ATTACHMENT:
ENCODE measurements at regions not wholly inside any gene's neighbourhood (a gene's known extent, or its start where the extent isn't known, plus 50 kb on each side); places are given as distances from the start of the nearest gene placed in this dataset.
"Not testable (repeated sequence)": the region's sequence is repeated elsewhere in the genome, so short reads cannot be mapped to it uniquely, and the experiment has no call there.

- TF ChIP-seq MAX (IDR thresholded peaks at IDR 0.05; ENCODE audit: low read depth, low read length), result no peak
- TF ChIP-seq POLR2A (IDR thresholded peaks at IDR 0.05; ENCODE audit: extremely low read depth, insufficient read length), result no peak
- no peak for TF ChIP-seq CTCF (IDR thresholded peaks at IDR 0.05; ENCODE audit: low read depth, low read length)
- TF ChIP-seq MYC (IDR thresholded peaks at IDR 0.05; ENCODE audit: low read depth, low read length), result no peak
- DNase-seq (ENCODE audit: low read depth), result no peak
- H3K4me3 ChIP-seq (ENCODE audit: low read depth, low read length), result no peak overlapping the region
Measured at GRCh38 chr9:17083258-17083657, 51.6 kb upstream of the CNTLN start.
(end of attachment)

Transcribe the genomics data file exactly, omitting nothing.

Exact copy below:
ENCODE measurements at regions not wholly inside any gene's neighbourhood (a gene's known extent, or its start where the extent isn't known, plus 50 kb on each side); places are given as distances from the start of the nearest gene placed in this dataset.
"Not testable (repeated sequence)": the region's sequence is repeated elsewhere in the genome, so short reads cannot be mapped to it uniquely, and the experiment has no call there.

- TF ChIP-seq MAX (IDR thresholded peaks at IDR 0.05; ENCODE audit: low read depth, low read length), result no peak
- TF ChIP-seq POLR2A (IDR thresholded peaks at IDR 0.05; ENCODE audit: extremely low read depth, insufficient read length), result no peak
- no peak for TF ChIP-seq CTCF (IDR thresholded peaks at IDR 0.05; ENCODE audit: low read depth, low read length)
- TF ChIP-seq MYC (IDR thresholded peaks at IDR 0.05; ENCODE audit: low read depth, low read length), result no peak
- DNase-seq (ENCODE audit: low read depth), result no peak
- H3K4me3 ChIP-seq (ENCODE audit: low read depth, low read length), result no peak overlapping the region
Measured at GRCh38 chr9:17083258-17083657, 51.6 kb upstream of the CNTLN start.